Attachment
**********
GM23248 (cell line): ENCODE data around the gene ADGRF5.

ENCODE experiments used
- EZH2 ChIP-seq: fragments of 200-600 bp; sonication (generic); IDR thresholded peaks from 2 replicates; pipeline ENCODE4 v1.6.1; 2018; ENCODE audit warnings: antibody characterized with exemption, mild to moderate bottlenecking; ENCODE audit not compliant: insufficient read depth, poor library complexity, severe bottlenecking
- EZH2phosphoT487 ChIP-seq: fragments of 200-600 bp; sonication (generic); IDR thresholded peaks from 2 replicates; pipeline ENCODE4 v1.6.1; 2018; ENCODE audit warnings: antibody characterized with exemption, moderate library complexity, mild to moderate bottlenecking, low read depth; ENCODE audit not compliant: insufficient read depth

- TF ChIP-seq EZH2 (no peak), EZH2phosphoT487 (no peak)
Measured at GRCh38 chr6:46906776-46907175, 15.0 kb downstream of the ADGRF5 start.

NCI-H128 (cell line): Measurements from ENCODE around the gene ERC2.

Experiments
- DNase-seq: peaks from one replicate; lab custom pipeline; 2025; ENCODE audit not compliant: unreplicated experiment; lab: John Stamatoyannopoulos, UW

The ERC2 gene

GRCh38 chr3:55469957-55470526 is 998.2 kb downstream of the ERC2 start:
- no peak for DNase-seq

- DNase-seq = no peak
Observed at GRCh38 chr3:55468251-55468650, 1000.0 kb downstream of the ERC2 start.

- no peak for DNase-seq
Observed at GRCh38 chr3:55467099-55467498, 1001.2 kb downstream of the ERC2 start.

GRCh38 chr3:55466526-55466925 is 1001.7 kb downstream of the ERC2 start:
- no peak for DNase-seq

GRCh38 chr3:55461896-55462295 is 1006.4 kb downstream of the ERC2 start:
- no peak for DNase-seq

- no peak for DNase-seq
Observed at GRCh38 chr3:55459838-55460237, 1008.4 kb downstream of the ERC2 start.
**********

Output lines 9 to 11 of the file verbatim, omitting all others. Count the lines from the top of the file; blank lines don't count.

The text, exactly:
- DNase-seq: peaks from one replicate; lab custom pipeline; 2025; ENCODE audit not compliant: unreplicated experiment; lab: John Stamatoyannopoulos, UW

The ERC2 gene

GRCh38 chr3:55469957-55470526 is 998.2 kb downstream of the ERC2 start: